At last a fresh wind is blowing in the field of coarse angling journalism. A new magasine has been published by Kevin Clifford's company (who produce Pike and Predators).This publication is called Coarse Angling Today and is aimed at the coarse angler who knows that there is more to fishing than just sitting in a bivvie behind a set of matching rods, wired for sound and watching his portable television.

One of the aims of this ground breaking magazine is to publish articles written by writers other than the usual dozen or so who feature month after month in the other magazines. Hopefully this will encourage new ideas and perspectives on our sport and take a little of the power away from the tackle companies' marketing departments. (I should confess at this stage that the editor James Holgate has been kind enough to publish two of my articles).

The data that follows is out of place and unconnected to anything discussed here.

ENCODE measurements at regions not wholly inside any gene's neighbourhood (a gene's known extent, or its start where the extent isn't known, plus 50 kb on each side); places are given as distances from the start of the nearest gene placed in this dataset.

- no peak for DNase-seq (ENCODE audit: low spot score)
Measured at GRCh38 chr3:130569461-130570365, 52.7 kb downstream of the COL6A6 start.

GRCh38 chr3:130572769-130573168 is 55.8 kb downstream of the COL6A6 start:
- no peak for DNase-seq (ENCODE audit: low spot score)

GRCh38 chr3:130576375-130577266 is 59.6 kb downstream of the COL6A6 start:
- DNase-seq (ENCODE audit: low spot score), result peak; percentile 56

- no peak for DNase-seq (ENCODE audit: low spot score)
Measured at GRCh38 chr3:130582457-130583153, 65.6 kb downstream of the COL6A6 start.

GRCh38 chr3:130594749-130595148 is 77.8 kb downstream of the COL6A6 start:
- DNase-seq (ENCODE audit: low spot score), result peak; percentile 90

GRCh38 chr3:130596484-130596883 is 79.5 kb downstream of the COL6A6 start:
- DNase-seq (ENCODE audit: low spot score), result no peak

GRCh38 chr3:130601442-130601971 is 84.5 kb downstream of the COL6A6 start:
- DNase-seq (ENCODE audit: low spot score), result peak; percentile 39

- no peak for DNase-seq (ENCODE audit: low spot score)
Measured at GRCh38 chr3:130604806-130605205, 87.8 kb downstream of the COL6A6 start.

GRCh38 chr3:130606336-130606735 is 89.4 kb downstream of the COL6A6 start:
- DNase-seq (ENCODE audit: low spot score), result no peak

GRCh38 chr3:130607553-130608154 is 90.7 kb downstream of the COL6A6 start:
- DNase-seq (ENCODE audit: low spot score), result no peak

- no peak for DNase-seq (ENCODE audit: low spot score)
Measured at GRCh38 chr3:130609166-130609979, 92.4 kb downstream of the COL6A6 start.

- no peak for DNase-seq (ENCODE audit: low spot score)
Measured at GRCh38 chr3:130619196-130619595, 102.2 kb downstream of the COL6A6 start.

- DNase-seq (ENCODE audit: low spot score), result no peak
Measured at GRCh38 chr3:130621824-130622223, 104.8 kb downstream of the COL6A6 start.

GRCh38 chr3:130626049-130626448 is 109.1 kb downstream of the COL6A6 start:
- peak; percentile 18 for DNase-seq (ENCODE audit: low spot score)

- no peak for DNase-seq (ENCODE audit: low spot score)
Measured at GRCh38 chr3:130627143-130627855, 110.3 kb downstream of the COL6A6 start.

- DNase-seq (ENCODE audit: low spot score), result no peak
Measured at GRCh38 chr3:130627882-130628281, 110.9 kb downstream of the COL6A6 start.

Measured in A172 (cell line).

For some reason this magazine is not available in W.H.Smiths or other national outlets but you will find it at your local newsagent or they will be able to order it for you. Available monthly at £2.50. Take a look at their website, www.coarseanglingtoday.com.

This is an enjoyable, informative read, especially if like myself you consider yourself an all round angler, are ready to admit there is still much to experience and learn, and know there are other methods that will catch carp. I look forward to the end of each month to get my copy but I have found over the last couple of years that other magazines I have on subscription often lay partially read all month on my coffee table.